The cost of living was a consideration when we left Wisconsin. The foreclosure crisis here actually kept us from buying. The old saying is “you get what you pay for.” Here, we looked at bargain properties and ultimately learned of the reasons they were low-priced. Also, Florida condo dues are uniformly too high, homeowners insurance is too expensive, and real estate taxes are just as bad as they are in Wisconsin. There are a lot of available properties in Tampa-St-Pete, but the financial well-being of condo associations was a major concern.

Transportation was good and bad. The Tampa Airport is convenient, and urban areas are connected by freeways and large streets. The problem was the number of bad drivers in Tampa-Bay. Does Florida mandate driver’s education in high school? If not, why not? While turning, no one uses a simple blinker, except cars driven by Snow Birds from the Upper Midwest. Many just cut in front of others, hoping for the best. It’s almost like Cairo or Ho Chi Minh City. It’s a jungle out there. No wonder auto insurance is more than double what it was in Wisconsin.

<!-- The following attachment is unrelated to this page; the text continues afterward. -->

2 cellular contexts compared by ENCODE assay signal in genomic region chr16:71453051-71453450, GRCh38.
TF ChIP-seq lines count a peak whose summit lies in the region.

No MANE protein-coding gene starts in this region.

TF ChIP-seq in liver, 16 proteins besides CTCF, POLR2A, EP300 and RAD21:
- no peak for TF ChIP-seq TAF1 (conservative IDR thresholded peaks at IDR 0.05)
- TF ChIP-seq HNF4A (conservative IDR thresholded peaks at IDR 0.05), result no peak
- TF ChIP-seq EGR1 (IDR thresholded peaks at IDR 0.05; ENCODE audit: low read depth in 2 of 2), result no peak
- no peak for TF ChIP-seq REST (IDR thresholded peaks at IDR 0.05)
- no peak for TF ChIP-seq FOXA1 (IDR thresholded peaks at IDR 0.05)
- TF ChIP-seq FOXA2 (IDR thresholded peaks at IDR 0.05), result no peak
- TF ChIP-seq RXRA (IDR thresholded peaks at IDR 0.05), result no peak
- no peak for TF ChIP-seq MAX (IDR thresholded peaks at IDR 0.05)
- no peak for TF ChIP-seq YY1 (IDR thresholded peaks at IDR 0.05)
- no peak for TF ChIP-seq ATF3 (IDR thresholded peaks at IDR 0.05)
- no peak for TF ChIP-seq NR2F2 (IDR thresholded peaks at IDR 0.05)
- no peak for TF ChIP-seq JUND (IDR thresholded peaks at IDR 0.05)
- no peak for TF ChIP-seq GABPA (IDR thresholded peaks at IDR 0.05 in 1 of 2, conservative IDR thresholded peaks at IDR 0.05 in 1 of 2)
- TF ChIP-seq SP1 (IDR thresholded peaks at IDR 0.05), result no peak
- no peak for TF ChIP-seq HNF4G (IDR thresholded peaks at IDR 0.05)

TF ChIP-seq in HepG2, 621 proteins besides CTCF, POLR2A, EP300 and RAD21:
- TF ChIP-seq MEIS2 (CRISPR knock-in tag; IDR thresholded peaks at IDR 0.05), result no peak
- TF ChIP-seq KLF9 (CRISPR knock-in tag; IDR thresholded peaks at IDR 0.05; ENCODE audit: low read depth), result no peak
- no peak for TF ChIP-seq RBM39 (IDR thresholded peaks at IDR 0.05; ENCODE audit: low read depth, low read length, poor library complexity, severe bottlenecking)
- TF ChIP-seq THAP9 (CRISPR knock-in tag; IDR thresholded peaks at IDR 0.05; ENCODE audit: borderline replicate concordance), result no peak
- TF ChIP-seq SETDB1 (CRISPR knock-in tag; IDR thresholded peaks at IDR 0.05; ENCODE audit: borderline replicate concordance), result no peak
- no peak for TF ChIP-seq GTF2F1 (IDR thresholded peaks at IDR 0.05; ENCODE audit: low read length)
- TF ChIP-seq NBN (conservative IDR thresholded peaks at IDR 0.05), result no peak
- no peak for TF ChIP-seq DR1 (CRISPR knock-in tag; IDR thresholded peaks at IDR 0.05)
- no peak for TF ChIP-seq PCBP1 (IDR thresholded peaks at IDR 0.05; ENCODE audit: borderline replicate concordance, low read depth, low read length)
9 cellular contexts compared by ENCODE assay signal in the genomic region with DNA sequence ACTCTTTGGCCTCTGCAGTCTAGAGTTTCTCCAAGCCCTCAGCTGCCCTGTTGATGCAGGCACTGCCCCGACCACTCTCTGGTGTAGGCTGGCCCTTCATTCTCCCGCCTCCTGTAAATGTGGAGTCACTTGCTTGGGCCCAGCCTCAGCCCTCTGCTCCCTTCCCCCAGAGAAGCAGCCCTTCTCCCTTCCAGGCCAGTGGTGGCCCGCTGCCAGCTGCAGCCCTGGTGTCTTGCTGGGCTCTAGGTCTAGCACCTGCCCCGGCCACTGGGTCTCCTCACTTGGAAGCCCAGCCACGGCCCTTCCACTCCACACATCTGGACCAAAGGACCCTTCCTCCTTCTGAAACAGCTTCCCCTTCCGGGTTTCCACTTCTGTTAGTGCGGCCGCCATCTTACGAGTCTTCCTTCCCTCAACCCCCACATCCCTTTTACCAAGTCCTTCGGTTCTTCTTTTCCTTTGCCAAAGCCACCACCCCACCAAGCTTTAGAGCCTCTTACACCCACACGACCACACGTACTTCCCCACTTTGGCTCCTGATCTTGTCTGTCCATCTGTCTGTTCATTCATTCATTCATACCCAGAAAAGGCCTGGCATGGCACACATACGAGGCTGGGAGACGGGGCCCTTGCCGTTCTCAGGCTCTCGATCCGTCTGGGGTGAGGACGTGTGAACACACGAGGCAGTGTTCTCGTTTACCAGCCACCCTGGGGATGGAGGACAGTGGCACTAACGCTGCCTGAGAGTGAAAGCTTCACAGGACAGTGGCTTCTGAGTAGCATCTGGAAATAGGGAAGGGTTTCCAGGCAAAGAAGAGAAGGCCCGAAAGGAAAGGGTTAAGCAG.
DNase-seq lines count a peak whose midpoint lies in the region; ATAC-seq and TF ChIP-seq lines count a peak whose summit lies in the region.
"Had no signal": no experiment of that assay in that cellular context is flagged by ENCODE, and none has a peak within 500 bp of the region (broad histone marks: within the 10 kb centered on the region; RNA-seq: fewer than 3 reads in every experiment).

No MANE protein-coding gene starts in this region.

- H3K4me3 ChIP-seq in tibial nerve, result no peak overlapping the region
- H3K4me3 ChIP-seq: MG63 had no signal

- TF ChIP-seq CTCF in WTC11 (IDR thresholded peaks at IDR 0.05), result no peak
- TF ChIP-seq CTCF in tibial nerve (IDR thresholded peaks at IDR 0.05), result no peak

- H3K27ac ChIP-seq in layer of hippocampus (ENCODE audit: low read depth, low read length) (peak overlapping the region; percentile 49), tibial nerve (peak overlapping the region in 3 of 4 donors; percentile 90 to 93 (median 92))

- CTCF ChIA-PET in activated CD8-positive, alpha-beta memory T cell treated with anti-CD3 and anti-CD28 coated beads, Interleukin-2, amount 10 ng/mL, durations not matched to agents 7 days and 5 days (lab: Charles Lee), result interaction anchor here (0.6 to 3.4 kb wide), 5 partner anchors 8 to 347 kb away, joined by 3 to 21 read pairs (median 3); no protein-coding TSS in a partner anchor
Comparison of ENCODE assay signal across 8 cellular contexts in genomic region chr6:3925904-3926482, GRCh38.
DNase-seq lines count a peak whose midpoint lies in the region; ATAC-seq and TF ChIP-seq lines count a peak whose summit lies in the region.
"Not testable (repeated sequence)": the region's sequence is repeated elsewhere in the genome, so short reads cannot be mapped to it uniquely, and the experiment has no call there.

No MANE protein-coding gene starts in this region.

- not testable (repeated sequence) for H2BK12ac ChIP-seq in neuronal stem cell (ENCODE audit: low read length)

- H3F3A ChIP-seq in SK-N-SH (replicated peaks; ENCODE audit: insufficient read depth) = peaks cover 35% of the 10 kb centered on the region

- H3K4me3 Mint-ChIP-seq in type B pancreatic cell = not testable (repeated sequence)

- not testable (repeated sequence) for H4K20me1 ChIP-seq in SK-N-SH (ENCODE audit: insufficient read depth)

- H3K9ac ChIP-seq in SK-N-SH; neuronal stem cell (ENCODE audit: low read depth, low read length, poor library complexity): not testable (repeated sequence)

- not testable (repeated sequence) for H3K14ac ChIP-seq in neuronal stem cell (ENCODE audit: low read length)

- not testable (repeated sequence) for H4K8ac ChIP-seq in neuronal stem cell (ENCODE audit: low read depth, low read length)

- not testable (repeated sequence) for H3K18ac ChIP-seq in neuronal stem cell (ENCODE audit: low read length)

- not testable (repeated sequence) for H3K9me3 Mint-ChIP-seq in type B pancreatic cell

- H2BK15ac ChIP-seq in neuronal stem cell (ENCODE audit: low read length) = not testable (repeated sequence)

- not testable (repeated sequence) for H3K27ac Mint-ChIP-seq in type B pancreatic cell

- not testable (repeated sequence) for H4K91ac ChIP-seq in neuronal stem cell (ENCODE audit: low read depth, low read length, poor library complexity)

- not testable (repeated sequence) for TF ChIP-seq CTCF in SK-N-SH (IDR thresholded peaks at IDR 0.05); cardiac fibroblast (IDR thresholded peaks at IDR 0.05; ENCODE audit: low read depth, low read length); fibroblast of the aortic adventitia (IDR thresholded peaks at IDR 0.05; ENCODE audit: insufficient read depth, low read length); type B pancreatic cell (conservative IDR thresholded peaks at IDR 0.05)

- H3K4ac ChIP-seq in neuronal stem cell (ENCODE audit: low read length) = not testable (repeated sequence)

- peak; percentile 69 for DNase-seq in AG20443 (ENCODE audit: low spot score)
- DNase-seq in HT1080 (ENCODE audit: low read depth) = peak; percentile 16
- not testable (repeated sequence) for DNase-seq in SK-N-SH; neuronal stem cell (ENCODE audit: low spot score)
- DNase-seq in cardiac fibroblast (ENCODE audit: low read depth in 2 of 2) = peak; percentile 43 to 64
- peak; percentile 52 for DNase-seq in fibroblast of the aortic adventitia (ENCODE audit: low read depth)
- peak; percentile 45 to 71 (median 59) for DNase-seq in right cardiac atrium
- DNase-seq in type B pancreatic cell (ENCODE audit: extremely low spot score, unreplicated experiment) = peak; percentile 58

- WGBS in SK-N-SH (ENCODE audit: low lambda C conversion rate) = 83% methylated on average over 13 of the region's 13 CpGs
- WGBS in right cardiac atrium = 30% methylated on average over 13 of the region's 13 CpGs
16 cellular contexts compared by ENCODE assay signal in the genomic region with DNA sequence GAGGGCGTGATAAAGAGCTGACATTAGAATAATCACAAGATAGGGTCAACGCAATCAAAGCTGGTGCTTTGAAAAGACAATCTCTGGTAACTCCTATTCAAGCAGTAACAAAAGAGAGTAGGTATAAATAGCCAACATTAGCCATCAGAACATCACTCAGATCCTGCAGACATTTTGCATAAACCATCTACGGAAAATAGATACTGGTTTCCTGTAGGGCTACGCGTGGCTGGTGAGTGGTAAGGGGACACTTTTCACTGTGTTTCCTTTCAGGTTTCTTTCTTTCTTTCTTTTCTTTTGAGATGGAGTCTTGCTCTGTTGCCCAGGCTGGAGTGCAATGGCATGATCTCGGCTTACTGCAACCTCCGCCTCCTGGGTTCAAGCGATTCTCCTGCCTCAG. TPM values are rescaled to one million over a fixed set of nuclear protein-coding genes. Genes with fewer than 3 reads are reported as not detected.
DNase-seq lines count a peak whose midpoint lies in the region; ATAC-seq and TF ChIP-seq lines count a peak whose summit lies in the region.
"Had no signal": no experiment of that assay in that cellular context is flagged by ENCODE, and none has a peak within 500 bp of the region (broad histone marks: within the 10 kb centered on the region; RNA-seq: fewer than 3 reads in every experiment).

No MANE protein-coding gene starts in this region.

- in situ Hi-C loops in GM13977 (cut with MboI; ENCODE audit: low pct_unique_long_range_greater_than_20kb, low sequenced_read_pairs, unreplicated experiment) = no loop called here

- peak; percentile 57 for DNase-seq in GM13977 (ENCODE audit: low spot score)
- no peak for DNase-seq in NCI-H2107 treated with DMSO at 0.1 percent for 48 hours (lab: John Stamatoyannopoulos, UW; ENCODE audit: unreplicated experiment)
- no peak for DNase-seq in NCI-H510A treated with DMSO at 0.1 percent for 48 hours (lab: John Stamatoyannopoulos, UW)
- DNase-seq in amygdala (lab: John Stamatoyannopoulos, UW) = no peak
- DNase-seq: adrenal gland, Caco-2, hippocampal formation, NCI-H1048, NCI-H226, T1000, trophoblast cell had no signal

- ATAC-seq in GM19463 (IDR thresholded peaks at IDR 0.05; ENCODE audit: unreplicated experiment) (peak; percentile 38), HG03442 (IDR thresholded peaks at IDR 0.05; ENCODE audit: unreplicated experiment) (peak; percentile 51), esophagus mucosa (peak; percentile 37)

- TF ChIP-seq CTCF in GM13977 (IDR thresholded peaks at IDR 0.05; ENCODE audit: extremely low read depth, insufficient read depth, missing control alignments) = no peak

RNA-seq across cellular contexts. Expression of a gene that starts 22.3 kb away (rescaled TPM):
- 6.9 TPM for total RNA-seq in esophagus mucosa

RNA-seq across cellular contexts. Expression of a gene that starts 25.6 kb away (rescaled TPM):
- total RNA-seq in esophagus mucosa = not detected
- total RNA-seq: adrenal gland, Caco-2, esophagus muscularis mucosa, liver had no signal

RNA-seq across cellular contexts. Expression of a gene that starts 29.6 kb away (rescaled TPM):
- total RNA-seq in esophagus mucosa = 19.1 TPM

In the category of recreation, to be honest, we did not use the Gulf Coast as much as we could have. There are nice beaches, boat cruises, and golf courses, but we always seemed to be doing something else.

In the final analysis, life is about people, not places. A person in the middle of a desert, surrounded by a few friends, can have a better time, than a single person all alone, in the midst of a big city. Since we have family in the north, our decision to return was motivated by that. To the nice people we met while down here, good-bye. Perhaps we will meet again. My blog will be down for a least a week. Once we are resettled again in Wisconsin, I hope to start writing again.

06/09/2011

Foreclosures Should Be Simple

A headline in the St. Petersburg Times asked: “What should foreclosure help cost?” While most foreclosure cases are simple and routine and should not cost very much, it is impossible to categorically determine the amount of attorney’s fees in every case, since some present unique issues that require more work than others. What can be said is the first hour or so of advice in nearly all cases is perhaps the most useful and worthwhile.

Defendants in foreclosures need some legal advice, so they can understand the process and intelligently decide what to do next. At a minimum, they should understand they gave the lender a note and mortgage, in consideration for a loan. A note is a contract in which they agreed to repay the lender, and a mortgage is an instrument that created a lien to secure the amounts due.

If a borrower fails to pay as agreed, they are deemed in default and the lender proceeds with a foreclosure. The case starts with a complaint, which alleges a breach of the note. A summons is also served with the complaint, commanding an answer.